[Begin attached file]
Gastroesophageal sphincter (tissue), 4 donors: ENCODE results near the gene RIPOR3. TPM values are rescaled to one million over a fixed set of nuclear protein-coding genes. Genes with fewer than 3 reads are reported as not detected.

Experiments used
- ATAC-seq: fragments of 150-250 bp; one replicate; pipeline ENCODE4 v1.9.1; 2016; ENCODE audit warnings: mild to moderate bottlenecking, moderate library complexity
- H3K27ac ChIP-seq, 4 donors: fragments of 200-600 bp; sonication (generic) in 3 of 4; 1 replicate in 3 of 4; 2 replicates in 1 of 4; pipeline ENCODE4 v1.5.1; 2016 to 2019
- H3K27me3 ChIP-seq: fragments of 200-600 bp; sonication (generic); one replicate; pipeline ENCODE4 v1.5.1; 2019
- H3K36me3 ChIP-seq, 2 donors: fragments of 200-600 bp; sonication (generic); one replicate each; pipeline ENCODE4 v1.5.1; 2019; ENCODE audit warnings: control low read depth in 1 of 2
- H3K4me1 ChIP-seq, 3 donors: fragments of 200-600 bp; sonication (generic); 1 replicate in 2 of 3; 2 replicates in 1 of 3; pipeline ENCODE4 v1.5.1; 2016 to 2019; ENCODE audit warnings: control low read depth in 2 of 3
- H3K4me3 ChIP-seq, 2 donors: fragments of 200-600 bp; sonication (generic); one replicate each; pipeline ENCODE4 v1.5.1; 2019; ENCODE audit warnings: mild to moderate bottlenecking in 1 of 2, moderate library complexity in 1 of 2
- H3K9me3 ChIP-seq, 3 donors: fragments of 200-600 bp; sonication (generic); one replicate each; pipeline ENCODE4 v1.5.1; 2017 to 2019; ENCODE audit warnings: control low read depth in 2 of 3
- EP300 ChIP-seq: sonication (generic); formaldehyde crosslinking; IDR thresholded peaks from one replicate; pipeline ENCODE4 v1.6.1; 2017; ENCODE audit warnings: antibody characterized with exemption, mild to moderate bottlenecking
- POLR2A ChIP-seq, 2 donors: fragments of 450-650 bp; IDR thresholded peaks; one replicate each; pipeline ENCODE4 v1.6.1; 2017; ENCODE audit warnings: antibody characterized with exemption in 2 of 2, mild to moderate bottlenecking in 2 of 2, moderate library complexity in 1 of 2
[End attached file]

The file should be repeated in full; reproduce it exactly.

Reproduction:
Gastroesophageal sphincter (tissue), 4 donors: ENCODE results near the gene RIPOR3. TPM values are rescaled to one million over a fixed set of nuclear protein-coding genes. Genes with fewer than 3 reads are reported as not detected.

Experiments used
- ATAC-seq: fragments of 150-250 bp; one replicate; pipeline ENCODE4 v1.9.1; 2016; ENCODE audit warnings: mild to moderate bottlenecking, moderate library complexity
- H3K27ac ChIP-seq, 4 donors: fragments of 200-600 bp; sonication (generic) in 3 of 4; 1 replicate in 3 of 4; 2 replicates in 1 of 4; pipeline ENCODE4 v1.5.1; 2016 to 2019
- H3K27me3 ChIP-seq: fragments of 200-600 bp; sonication (generic); one replicate; pipeline ENCODE4 v1.5.1; 2019
- H3K36me3 ChIP-seq, 2 donors: fragments of 200-600 bp; sonication (generic); one replicate each; pipeline ENCODE4 v1.5.1; 2019; ENCODE audit warnings: control low read depth in 1 of 2
- H3K4me1 ChIP-seq, 3 donors: fragments of 200-600 bp; sonication (generic); 1 replicate in 2 of 3; 2 replicates in 1 of 3; pipeline ENCODE4 v1.5.1; 2016 to 2019; ENCODE audit warnings: control low read depth in 2 of 3
- H3K4me3 ChIP-seq, 2 donors: fragments of 200-600 bp; sonication (generic); one replicate each; pipeline ENCODE4 v1.5.1; 2019; ENCODE audit warnings: mild to moderate bottlenecking in 1 of 2, moderate library complexity in 1 of 2
- H3K9me3 ChIP-seq, 3 donors: fragments of 200-600 bp; sonication (generic); one replicate each; pipeline ENCODE4 v1.5.1; 2017 to 2019; ENCODE audit warnings: control low read depth in 2 of 3
- EP300 ChIP-seq: sonication (generic); formaldehyde crosslinking; IDR thresholded peaks from one replicate; pipeline ENCODE4 v1.6.1; 2017; ENCODE audit warnings: antibody characterized with exemption, mild to moderate bottlenecking
- POLR2A ChIP-seq, 2 donors: fragments of 450-650 bp; IDR thresholded peaks; one replicate each; pipeline ENCODE4 v1.6.1; 2017; ENCODE audit warnings: antibody characterized with exemption in 2 of 2, mild to moderate bottlenecking in 2 of 2, moderate library complexity in 1 of 2